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J Dairy Sci. 2006 Sep;89(9):3476-83.

Heat-treatment of bovine colostrum. II: effects of heating duration on pathogen viability and immunoglobulin G.

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Department of Veterinary Population Medicine, University of Minnesota, St. Paul, Minnesota 55108, USA.


Batches (30-L) of first-milking bovine colostrum, inoculated with Mycoplasma bovis (10(8) cfu/mL), Listeria monocytogenes (10(6) cfu/mL), Escherichia coli O157:H7 (10(6) cfu/mL), Salmonella enteritidis (10(6) cfu/mL), and Mycobacterium avium subsp. paratuberculosis (Map; 10(3) cfu/mL), were heat-treated at 60 degrees C for 120 min in a commercial on-farm batch pasteurizer system. Duplicate 50-mL subsamples of colostrum were collected at 15-min intervals throughout the heat-treatment process for the purpose of bacterial culture and for measurement of IgG concentration (mg/mL) and antibody activity [log2(bovine viral diarrhea virus type 1 serum neutralization titer)]. Four replicate batches of colostrum were run for each of the 5 pathogens studied. There was no effect of heating moderate- to high-quality colostrum at 60 degrees C for at least 120 min on mean IgG concentration (pre = 60.5 mg/mL; post = 59.1 mg/mL). Similarly, there was no effect of heat-treatment on the mean log2 bovine viral diarrhea virus type 1 serum neutralization titer (pre = 12.3; post = 12.0). Viable M. bovis, L. monocytogenes, E. coli O157:H7, and S. enteritidis added to colostrum could not be detected after the colostrum was heat-treated at 60 degrees C for 30 min. Average bacteria counts showed that Map was not detected when batches were heated at 60 degrees C for 60 min. Although the authors believe that heat-treating colostrum at 60 degrees C for 60 min should be sufficient to eliminate Map from colostrum in most situations, further research is needed to determine whether these findings may be replicated, given that variability was observed in Map culture results.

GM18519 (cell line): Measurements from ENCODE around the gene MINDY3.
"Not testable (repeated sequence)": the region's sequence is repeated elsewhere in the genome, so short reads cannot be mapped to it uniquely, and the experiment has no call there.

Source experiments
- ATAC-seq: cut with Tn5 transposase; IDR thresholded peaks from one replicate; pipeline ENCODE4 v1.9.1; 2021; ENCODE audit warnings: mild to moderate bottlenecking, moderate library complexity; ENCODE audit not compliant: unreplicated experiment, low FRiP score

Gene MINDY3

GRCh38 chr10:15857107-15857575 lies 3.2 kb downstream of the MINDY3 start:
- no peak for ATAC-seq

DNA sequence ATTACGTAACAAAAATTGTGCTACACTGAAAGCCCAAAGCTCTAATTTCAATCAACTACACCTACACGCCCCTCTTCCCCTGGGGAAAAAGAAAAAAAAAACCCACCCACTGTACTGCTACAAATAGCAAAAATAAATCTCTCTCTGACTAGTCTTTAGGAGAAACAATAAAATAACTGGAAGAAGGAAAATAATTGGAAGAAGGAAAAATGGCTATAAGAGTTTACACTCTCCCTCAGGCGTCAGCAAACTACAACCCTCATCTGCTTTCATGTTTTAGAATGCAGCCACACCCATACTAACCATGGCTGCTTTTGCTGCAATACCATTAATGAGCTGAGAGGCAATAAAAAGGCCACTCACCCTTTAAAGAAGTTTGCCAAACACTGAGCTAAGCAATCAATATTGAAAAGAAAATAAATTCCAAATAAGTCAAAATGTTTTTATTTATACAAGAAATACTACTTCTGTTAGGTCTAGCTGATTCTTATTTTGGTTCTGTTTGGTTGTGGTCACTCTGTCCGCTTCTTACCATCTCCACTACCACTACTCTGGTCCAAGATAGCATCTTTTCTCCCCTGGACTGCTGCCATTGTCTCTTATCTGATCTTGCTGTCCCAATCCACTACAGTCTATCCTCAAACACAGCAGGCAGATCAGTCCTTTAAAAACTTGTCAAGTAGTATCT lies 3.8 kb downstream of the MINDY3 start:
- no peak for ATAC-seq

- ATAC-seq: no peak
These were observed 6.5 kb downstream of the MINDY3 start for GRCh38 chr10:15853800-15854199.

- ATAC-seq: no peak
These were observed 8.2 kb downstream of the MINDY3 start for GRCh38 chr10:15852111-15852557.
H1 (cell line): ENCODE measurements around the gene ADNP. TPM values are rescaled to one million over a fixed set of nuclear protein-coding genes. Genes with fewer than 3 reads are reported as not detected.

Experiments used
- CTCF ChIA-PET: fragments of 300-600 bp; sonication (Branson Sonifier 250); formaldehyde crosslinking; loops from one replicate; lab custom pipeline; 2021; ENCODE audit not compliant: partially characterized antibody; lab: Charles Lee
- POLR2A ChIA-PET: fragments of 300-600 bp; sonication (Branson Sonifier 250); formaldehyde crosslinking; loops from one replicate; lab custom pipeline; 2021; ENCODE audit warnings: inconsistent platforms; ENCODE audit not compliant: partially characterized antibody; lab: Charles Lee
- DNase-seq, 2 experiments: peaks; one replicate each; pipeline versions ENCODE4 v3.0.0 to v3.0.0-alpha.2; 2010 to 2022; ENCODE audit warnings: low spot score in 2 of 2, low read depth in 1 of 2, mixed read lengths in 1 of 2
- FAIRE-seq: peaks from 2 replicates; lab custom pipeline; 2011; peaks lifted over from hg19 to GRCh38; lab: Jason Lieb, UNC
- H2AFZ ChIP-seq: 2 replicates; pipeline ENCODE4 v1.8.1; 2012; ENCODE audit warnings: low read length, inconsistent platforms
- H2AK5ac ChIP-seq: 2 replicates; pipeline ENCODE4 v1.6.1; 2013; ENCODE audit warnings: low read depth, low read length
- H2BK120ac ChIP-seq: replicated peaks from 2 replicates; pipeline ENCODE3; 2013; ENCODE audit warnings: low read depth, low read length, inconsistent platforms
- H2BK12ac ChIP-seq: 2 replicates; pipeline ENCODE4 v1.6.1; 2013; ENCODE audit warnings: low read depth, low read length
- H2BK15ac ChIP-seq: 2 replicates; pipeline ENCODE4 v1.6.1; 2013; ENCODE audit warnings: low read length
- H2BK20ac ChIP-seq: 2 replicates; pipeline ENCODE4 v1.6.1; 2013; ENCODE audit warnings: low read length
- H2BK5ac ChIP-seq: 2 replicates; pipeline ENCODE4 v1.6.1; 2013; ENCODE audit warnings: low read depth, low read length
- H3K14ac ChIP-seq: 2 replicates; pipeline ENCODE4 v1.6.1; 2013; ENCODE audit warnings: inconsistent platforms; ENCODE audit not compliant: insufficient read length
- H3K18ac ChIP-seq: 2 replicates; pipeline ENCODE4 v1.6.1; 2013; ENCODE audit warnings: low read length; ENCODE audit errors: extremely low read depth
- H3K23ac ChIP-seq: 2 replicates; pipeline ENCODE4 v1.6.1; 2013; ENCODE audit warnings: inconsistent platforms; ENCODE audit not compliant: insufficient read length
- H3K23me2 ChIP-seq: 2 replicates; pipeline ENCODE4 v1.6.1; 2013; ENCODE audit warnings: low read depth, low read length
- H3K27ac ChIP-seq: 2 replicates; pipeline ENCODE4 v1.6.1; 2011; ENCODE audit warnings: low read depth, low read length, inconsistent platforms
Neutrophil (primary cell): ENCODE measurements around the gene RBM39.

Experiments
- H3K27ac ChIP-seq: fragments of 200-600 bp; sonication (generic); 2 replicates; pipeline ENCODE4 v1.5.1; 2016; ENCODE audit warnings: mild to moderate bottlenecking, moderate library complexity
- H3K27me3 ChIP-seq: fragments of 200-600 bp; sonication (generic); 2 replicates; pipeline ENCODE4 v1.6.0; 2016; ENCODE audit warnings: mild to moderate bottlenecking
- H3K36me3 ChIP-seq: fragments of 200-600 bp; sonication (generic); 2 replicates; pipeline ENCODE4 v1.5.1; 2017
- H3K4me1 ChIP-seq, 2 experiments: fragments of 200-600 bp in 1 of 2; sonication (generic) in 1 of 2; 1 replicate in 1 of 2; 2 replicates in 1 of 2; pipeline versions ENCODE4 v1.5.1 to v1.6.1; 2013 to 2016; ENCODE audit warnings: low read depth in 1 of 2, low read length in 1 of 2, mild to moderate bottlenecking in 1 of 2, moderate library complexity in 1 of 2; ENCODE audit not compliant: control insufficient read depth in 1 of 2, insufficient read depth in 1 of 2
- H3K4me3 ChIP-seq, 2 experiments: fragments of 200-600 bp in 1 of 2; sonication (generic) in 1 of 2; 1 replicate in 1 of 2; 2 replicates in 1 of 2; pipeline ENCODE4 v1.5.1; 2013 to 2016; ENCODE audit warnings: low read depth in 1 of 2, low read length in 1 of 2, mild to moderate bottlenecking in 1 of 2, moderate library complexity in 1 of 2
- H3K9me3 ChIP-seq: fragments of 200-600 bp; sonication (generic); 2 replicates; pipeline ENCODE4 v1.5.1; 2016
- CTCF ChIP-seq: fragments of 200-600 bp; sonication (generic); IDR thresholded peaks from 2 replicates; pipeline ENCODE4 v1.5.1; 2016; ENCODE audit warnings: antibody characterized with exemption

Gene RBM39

[Indexed for MEDLINE]

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